BĀB-E HOMĀYŪN

Sardar Almāsīya was renamed Bāb-e Homāyūn and rebuilt as a two-storied structure. The lower level was partly dressed with ashlar masonry and partly faced with glazed tiles of brilliant colors. Access was gained through a large gateway crowned by a round arch and flanked by arcades, porticoes and guardrooms.

 

BĀB-E HOMĀYŪN (august [royal] gate), name of a gate and its connecting street in the Qajar citadel (Arg) of Tehran (Figure 4). The southern half of the Arg housing the royal quarter was separated from the ministerial area in the north by a lane called Kūča Darb(-e) Andarūn, while a south-northerly street, Ḵīābān Almāsīya (Diamond avenue, later [Ḵīābān] Bāb-e Homāyūn), divided the ministerial area itself into two quarters. A gate, Sardar(-e) Almāsīya, at the southern end of Ḵīābān Almāsīya, opened up in the center of Kūča Darb Andarūn; another, Darvāza Arg, a simple gate built during the Afghan occupation, connected it to the northern wall of the Arg. (V. Minorsky in EI1 V, pp. 718 refers to an historically “important plan” of quarters in the Arg and Tehran prepared by Brezin in 1842.) In 1869-1874, Tehran saw radical development based on a plan prepared by the Austrian August Křziž (J. E. Polak, “Topographische Bemerkungen zur Karte der Umgebung und zu dem Plane von Teheran,” in Mitteilungen der K. K. geographischen Gesellschaft in Wien 20, 1877, p. 218 and pl. III); it resulted in the extension of the town on all sides (P. G. Ahrens, Die Entwicklung der Stadt Tehran, Opladen, 1966, pp. 46f.). Meydān(-e) Tūpḵāna (Artillery square) was created to the north of the Arg; the Arg’s eastern ditch was filled to make room for a street (Nāṣerīya, later Nāṣer Ḵosrow) intended to divert public access from Almāsīya Avenue (Moḥammad-Ḥasan Khan Sanīʿ-al-Dawla, Merʾāt al-boldān III, Tehran, 1296/1879, p. 44), and Almāsīya Avenue and its gates were renovated. This latter task was supervised by Moḥammad-Raḥīm Khan Qājār ʿAlāʾ-al-Dawla Amīr Neẓām, and in it older Iranian architectural traditions were combined with some European features (cf. G. N. Curzon, Persia and the Persian Question, London, 1892, pp. 306f.). Sardar Almāsīya was renamed Bāb-e Homāyūn (in obvious imitation of the Ottoman usage which applied the term, in the sense of “imperial gate,” to the principal entrance in the outer wall of the sultan’s new serail, Top-kapı Sarayı at Istanbul, see U. Heyd in EI2 I, p. 836; the term saray is of Persian origin) and rebuilt as a two-storied structure. The lower level was partly dressed with ashlar masonry and partly faced with glazed tiles of brilliant colors. Access was gained through a large gateway crowned by a round arch and flanked by arcades, porticoes and guardrooms. The half circular upper façade of the gateway was faced with glazed tiles representing floral designs surrounding the state and royal emblem, the Lion-and-Sun. The upper story contained a hall with two columns ornamented in plaster with spiral bands, and crowned with a semicircular arch bearing various floral designs. Flanking this hall were two corner rooms or balconies with stained-glass openings and mirror-works. The Lion-and-Sun flag floated upon this gate whenever the shah was in Tehran (Curzon, op. cit., pp. 307-08; Y. Ḏokāʾ, Tārīḵča-ye sāḵtemānhā-ye arg-e salṭanatī-e Tehrān wa rāhnamā-ye kāḵ-e Golestān, Tehran, 1349 Š./1970, pp. 336ff., with the reproduction of a contemporary picture in fig. 149). The Almāsīya Avenue itself was renamed Ḵīābān Bāb-e Homāyūn (later also called Dālān(-e) Behešt [Paradise alley], or Ḵīābān Dawlat) and developed into a cobbled street, broad and straight, with footpaths, rows of trees, lamp-posts (containing oil-lamps) and metal fences. Two rows of uniformed shop units flanked the street, all with façades ornamented with circular arches and latticed arcades. The street gave access to major official buildings such as Madrasa-ye Neẓām (military college), The Qūrḵāna (arsenal), Anbār-e Ḡalla-ye Ḵāleṣa (royal granary), and the Majmaʿ-e Ṣanāyeʿ (artisans’ quarter) where various skilled workers and professional artists worked in their own workshops (Eʿtemād-al-Salṭana, Rūz-nāma-ye Īrān 478, 1299/1882), as well as to Mahd ʿOlyāʾ Mosque and, indirectly, to Dār al-Fonūn (Ḏokāʾ, op. cit., pp. 338ff., with references and fig. 147 reproducing a water color by Maḥmūd Khan Malek-al-Šoʿarāʾ). Darvāza Arg was now renamed Darvāza Dawlat, and rebuilt as a two-storied gatehouse, with a large gateway flanked by two smaller ones in the lower level and a columned portico crowned by a semicircular pinnacle and flanked by corner rooms. The main doors were of cast iron, and the whole structure was faced with glazed tiles in glittering patterns (Ḏokāʾ, op. cit., pp. 339f.; Curzon, op. cit., pp. 306-07 and the figure opposite p. 306). A new development plan, carried out under Reżā Shah in 1934, wiped out the Arg’s walls and gates (M. T. Moṣṭafawī, “Arg-e Tehran,” Eṭṭelāʿāt-e māhāna 6, no. 69, 1332 Š./1953, p. 26; H. Bobek, “Tehran,” in Geographische Forschungen = Schlern-Schriften 190: Festschrift zum 60. Geburtstag von Hans Kinzl, Innsbruck, 1958, p. 18), leaving the Bāb-e Homāyūn Avenue fairly intact.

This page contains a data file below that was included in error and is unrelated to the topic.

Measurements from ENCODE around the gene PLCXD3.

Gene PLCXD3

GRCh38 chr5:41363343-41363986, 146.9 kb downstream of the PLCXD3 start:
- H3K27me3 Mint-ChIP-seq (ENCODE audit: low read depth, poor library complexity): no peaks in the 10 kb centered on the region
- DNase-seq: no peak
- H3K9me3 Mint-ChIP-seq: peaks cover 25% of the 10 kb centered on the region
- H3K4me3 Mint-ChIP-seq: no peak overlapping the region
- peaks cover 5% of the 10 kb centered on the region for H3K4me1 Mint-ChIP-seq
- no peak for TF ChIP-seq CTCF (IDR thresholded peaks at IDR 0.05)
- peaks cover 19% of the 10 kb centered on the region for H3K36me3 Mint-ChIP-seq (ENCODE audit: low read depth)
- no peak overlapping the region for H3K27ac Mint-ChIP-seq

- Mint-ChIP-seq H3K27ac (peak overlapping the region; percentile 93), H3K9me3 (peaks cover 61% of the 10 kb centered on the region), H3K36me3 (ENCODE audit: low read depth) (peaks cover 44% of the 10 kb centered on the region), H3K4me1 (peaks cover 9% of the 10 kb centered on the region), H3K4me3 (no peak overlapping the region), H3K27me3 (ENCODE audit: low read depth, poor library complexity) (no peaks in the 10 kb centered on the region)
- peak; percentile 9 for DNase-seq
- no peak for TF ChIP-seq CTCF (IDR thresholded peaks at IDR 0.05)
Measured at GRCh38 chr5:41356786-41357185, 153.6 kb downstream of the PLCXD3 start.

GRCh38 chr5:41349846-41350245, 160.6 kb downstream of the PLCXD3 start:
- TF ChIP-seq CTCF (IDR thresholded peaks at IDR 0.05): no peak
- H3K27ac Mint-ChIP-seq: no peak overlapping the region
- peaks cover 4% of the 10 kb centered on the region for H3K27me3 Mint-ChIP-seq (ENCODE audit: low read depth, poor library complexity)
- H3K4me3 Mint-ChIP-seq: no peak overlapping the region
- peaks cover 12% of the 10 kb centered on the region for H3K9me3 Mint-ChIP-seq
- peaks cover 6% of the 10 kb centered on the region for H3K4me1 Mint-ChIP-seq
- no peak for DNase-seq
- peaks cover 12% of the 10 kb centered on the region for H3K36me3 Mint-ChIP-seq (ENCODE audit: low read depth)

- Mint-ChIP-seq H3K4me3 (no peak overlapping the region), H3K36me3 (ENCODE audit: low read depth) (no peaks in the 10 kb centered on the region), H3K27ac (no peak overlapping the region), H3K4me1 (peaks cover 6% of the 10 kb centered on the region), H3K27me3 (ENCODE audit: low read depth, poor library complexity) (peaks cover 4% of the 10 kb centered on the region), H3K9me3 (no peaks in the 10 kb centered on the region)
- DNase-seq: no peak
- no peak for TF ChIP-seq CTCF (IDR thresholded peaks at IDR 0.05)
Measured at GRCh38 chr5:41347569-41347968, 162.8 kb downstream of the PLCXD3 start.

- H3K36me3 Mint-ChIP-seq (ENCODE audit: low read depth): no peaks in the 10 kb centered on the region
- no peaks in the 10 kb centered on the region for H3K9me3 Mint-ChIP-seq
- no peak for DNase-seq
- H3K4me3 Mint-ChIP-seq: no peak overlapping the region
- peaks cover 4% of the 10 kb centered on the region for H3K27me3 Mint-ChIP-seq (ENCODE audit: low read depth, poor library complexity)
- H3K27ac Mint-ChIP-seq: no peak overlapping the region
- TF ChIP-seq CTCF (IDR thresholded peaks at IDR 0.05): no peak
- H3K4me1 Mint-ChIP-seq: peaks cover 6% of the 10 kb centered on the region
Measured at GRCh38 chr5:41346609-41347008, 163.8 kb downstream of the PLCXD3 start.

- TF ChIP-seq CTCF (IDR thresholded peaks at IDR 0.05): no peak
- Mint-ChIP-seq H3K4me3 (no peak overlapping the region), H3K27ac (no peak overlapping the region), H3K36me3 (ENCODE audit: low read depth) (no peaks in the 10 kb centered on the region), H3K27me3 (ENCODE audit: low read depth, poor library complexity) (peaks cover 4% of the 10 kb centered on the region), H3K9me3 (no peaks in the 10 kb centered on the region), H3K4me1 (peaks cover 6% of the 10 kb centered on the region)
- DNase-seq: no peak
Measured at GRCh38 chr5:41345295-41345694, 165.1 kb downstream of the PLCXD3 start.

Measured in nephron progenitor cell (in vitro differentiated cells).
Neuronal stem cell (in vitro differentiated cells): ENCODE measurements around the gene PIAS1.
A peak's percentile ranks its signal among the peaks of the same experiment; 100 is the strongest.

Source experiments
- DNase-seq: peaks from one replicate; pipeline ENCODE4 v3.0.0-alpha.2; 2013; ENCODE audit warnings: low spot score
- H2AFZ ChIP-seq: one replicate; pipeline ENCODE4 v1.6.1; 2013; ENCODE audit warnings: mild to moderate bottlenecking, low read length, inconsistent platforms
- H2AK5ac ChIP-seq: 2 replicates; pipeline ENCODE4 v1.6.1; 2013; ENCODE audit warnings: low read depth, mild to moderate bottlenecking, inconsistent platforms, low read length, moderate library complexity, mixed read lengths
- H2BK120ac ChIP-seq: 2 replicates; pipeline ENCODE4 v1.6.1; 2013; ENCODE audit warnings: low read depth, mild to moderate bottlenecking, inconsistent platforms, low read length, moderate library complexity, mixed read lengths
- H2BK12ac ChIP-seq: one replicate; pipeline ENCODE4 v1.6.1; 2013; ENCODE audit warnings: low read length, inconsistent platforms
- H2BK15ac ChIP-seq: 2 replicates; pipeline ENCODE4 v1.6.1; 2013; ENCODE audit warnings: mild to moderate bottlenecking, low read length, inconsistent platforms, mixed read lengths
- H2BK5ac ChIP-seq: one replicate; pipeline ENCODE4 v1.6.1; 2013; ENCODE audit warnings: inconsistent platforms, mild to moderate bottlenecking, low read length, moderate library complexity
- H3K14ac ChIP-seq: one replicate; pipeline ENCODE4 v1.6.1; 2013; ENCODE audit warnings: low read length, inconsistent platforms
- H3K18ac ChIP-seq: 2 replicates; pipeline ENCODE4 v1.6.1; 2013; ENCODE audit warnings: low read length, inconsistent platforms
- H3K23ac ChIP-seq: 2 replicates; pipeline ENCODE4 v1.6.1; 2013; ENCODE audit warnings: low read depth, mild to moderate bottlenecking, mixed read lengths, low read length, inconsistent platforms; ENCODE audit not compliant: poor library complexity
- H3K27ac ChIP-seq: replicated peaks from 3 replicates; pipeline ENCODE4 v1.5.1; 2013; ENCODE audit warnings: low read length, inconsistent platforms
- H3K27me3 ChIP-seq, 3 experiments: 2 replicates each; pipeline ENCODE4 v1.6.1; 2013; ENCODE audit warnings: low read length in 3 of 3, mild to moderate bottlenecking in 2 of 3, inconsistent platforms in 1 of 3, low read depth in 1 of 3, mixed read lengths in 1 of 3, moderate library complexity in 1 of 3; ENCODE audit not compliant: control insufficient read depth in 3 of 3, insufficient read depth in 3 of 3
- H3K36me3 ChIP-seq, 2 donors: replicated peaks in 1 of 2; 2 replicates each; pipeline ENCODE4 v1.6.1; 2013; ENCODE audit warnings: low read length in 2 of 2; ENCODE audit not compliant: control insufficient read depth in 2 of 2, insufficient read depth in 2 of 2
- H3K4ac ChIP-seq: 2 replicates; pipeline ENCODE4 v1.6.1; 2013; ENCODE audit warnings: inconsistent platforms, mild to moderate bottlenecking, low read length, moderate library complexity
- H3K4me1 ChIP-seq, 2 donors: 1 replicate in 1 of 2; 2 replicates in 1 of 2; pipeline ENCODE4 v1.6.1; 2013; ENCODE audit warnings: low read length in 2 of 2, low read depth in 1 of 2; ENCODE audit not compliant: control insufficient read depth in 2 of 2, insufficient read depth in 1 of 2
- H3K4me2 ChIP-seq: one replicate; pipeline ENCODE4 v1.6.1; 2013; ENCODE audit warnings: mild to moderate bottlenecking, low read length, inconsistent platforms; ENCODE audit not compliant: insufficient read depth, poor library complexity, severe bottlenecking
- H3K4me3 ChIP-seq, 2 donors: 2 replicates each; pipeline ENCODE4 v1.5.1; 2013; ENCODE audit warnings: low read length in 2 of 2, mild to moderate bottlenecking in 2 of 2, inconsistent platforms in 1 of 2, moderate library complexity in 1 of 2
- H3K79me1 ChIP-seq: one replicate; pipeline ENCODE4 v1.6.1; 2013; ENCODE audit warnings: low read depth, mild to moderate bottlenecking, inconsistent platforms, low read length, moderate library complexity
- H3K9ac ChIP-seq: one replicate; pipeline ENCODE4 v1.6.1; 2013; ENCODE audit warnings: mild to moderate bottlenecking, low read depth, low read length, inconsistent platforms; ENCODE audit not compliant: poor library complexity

Bibliography: Given in the text.

(A. Sh. Shahbazi)

Originally Published: December 15, 1988

Last Updated: August 18, 2011

This article is available in print.
Vol. III, Fasc. 3, pp. 284-285